With myLSDapp – an easy-to-use smartphone app made for Gaucher patients, you can oversee your Gaucher treatments on a long-term basis. By monitoring biomarker levels via the app, you can get a quantifiable indicator of personal disease severity. Additionally, you can track how you are feeling in your day-to-day life using uniquely designed quality of life measurements. You can also keep track of your prescribed treatments through the app calendar – making sure you never miss a reminder.

Find out more about myLSDapp for the next generation of patient-led healthcare and download the app.

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What are the types of Gaucher disease?


Type 1

Gaucher disease type I is the most common form of Gaucher disease and is characterized by a lack of primary central nervous system involvement. Patients with type 1 have highly variable phenotypes, meaning some patients may show no symptoms, while others may experience a variety of symptoms, such as painless splenomegaly, thrombocytopenia, anemia, pancytopenia, nosebleeds, and bruising. Patients may also have chronic fatigue, hepatomegaly, bone pain, or pathologic fractures. Bone disease also occurs in 70-100% of GD type 1 patients.

Type 2

Gaucher disease type 2 occurs in newborns and infants and is characterized by neurological complications as a result of glucocerebroside buildups in the brain. One of the first symptoms noted is enlargement of the spleen, which often becomes apparent by the time the child is six months old. Type 2 patients may also experience loss of previously acquired motor skills, as well as low muscle tone, involuntary muscle spasms, and crossed eyes. Like type 1, symptoms may vary from patient to patient. These symptoms may include difficulty swallowing, abnormal positioning neck, difficulty gaining weight, anemia, and more. Unfortunately, type 2 often progresses quickly and results in life-threatening complications, such as respiratory distress and aspiration pneumonia.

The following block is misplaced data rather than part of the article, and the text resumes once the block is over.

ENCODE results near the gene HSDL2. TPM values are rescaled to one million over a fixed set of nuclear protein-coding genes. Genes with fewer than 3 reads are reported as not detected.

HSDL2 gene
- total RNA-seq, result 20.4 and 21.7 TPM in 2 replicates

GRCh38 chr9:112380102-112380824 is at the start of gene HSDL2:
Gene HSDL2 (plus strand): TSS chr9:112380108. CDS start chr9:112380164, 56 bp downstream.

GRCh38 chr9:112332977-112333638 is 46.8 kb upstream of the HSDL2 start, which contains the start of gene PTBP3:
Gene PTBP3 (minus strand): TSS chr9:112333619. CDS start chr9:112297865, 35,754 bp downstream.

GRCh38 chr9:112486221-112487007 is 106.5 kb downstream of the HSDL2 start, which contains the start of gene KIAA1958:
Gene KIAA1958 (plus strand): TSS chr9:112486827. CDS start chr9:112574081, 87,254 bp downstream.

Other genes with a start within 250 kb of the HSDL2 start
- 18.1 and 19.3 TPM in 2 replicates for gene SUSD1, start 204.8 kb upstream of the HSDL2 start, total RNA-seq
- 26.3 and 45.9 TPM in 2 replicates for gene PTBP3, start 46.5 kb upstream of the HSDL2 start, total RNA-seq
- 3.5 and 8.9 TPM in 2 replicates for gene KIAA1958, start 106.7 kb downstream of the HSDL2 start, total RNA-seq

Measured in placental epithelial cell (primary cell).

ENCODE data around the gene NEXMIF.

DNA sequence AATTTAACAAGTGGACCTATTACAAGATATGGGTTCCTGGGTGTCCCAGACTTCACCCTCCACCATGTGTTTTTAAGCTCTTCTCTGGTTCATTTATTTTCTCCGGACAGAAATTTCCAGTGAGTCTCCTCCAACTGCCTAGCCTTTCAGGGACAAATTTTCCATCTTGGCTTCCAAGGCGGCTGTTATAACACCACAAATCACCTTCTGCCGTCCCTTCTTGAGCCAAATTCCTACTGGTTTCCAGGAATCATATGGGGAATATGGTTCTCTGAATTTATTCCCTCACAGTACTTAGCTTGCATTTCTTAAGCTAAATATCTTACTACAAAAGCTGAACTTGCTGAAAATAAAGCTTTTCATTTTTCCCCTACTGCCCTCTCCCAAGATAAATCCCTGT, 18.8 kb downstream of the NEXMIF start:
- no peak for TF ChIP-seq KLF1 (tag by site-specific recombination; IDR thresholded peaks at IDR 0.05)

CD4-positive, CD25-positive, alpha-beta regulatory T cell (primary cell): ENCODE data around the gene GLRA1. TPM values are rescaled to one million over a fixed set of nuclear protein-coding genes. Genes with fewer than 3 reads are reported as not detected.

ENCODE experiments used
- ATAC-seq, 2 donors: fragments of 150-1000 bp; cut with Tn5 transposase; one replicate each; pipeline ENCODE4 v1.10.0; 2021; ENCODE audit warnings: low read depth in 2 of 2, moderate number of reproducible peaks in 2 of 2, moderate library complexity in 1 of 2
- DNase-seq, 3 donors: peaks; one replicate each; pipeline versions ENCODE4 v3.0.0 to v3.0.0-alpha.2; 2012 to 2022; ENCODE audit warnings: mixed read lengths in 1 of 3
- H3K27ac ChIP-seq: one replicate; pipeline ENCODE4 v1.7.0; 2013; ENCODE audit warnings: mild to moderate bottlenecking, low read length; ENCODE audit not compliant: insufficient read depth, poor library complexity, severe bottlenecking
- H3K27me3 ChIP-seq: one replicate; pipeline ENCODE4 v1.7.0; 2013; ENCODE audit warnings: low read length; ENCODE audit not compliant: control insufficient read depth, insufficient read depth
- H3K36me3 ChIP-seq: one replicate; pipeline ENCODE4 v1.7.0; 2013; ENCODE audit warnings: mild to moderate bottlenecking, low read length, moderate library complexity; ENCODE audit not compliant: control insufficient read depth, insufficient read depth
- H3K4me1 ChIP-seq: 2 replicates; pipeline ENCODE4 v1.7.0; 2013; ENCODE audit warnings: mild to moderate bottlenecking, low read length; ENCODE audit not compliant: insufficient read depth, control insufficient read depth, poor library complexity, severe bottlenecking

Type 3

Gaucher disease type 3 normally occurs during patients’ first decade of life. Patients with type 3 may experience the same blood and bone related symptoms as type 1 and 2. Additionally, type 3 is characterized by neurological complications, including mental deterioration, ataxia, and myoclonic seizures. Patients often experience interstitial lung disease. Gaucher disease type 3 develops and progresses significantly slower than type 2, with some patients living into their 40s and beyond.

Contact Us

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#WEAREGAUCHER Digital Conference

Don’t miss out on our digital conference on the first of October as we stand together to transform healthcare for Gaucher disease. Join leading experts from around the world as they share the latest insights into Gaucher diagnostics, treatments, and future technologies that could change the game for Gaucher patients. We will hear from patient advocacy groups and take a look inside what Gaucher really means from patients firsthand. The lucky winner of our #WEAREGAUCHER Art Contest will also be announced – shining a spotlight on the incredibly talented Gaucher Community.

#WEAREGAUCHER Webinar Series

Join us and many experts from around the globe, as we share the latest insights into Gaucher disease!